Indigenous communities, advocacy groups at the Canadian Energy & Mines Ministers Conference: “No Clean Growth without Clean Mining”
“We’re not against ‘clean growth’ or ‘clean energy,’ but these must not be empty words. We’re here to alert the public and our governments that there are still serious problems with the way mining is done in this country, and that there can’t be any clean growth or clean energy without first having clean mining,” states Jacinda Mack, a community member affected by the Mount Polley Mine disaster in British Columbia in 2014—the biggest mining spill in Canadian history. Mack is now coordinator of the First Nations Women Advocating for Responsible Mining.
“The need to respect Indigenous rights and community consent before mines are approved is also a major concern,” states Grand Chief Ron Tremblay of the Traditional Wolastoq Grand Council, which has been vocally opposed to the massive Sisson Mine project in the Nashwaak and St. John rivers watersheds in New-Brunswick.
Growing liability of toxic mining spills
Using recent government data, the delegation estimates the total liability for contaminated mining sites across Canada to be well above $10 billion (see Table 1), a figure it estimates can easily triple or quadruple once the true costs for site clean-up and risks from spills and failures are considered.
The delegation also draws on recent studies to highlight a 60 per cent increase in rates of catastrophic failures and large mining spills worldwide over the last two decades. Researchers predict this trend will continue to worsen due to ever-larger mining waste facilities, poor economics of many mines, decreasing ore quality, and inadequate mining oversight (see Figure 1).
In Canada, the delegation reports more than 20 mining spills in the last decade alone (2008-2017), including 6 that released more than 1 million litres of contaminated wastes in nearby rivers, lakes and soils (see Table 2). The largest fine reported for one of these spills is $7.5 million. Ugo Lapointe, Canada Program Coordinator for MiningWatch, says: “This is a drop in the bucket that cannot seriously dissuade any mining company of doing a better job.”
New study on Sisson project: “not safe”
The delegation is also releasing today a new study on the Sisson project, which concludes that “the mining waste facility design is business-as-usual, using the same facility design and water cover approach used at the failed Mt Polley Mine.” The study, conducted by Dr. David Chambers of the Center for Science in Public Participation, identifies several problems with the current design and states that “none of these concerns have been directly addressed in the 40 conditions required by the Province or the recent Federal government authorization.”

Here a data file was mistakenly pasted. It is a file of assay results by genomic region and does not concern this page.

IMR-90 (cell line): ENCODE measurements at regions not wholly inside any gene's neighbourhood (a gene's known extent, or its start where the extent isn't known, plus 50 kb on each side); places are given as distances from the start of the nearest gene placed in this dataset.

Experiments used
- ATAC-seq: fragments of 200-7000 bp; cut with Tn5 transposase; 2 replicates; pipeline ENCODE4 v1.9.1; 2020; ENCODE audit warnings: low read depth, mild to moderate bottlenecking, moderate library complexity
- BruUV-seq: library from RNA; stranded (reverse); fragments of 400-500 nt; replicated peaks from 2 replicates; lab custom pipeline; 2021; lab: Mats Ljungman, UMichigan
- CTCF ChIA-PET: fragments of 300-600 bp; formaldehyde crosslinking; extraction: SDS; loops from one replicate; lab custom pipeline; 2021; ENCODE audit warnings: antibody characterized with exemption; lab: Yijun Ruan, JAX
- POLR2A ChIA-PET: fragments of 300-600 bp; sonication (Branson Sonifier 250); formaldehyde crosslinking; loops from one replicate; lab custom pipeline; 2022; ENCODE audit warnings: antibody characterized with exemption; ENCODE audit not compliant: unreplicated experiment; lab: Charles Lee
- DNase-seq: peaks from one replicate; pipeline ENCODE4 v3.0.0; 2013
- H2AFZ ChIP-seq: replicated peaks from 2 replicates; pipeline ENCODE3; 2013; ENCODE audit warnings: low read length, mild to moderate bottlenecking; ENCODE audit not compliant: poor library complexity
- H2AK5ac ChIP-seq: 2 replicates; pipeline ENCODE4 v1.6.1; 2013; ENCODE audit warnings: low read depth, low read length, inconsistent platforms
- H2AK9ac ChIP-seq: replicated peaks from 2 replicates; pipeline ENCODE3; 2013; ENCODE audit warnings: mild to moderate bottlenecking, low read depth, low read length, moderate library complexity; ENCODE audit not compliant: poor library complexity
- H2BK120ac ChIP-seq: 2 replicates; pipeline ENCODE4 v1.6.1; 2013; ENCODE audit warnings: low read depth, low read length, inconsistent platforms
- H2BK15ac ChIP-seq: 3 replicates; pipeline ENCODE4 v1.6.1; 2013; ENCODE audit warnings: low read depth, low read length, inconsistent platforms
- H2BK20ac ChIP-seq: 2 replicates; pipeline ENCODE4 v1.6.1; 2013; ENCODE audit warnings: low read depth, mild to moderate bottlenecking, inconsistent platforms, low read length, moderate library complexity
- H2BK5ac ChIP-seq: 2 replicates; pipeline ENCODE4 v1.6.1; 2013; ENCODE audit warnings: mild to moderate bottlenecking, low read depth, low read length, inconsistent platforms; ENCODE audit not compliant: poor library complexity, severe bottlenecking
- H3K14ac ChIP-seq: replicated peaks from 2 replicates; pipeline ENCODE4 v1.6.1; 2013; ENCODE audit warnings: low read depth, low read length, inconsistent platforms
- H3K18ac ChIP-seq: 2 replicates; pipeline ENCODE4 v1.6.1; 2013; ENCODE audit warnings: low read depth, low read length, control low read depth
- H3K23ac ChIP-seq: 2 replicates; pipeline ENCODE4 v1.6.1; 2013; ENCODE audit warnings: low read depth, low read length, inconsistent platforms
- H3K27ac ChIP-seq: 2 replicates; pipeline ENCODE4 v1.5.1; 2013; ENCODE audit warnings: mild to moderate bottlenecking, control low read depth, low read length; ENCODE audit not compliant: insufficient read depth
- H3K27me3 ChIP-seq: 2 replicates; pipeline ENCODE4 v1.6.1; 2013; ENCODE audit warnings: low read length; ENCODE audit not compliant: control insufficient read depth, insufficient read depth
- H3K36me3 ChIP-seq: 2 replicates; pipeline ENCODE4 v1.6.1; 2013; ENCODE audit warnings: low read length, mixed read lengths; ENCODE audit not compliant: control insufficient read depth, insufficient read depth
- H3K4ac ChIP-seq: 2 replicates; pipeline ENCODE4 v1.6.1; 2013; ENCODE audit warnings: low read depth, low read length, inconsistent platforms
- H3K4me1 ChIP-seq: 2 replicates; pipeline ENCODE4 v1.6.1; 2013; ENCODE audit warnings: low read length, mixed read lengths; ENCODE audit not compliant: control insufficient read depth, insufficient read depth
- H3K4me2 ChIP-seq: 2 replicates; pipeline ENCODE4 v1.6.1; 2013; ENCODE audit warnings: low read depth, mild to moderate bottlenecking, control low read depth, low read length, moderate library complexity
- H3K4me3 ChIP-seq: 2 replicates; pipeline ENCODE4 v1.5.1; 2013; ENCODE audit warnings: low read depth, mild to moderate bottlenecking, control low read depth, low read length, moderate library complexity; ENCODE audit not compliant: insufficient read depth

Governments urged to act
In 2015, the Expert Panel report on the Mount Polley disaster concluded that “business as usual cannot continue” and called for broad regulatory reforms. In 2015, in response to a letter signed by more than 70 organizations from across Canada, the Canadian Mines Ministers committed “to review the recommendations made subsequent to the Mont Polley spill” and “to ensure that standards for industry reflect the highest level of environmental protection.”
Tara Scurr, Amnesty International Canada, says: “Now is the time for governments to act and work with Indigenous communities, public interest groups, academics and independent experts to reform our laws and to do what is necessary before another disaster strikes.”
MiningWatch lists urgent actions that can be taken by governments.
August 14: Public information meeting in Fredericton
The delegation invites members of the public and the media to attend a public information meeting on Monday night, August 14, 7h00pm, at St-Mary’s First Nation Cultural Centre in Fredericton (25 Dedham St.). Tracy Glynn of the Conservation Council of New Brunswick: “This will be an occasion to learn more about the Sisson project and to hear first-hand accounts of people that have witnessed or been impacted by catastrophic mining waste spills. We all want to protect the Nashwaak’s and St Johns’ rivers from such disasters.”
For more details about the delegation’s agenda over the next few days, see here.
- Grand Chief Ron Tremblay Traditional Wolastoq Grand Council, 506-455-1577
- Jacinda Mack, First Nation Women Advocating for Responsible Mining, 250-302-9134
- Ugo Lapointe, MiningWatch Canada, 514-708-0134
- Tara Scurr, Amnesty International Canada, 250-703-1141
- Tracy Glynn, Conservation Council of New Brunswick, 506-458-8747
- Joan Kuyek, Independent Mining Analyst, 613-795-5710
- Dr. David Chambers, Center for Science in Public Participation, 406-585-9854
- Jackie McVicar, United for Mining Justice, 902-324-2584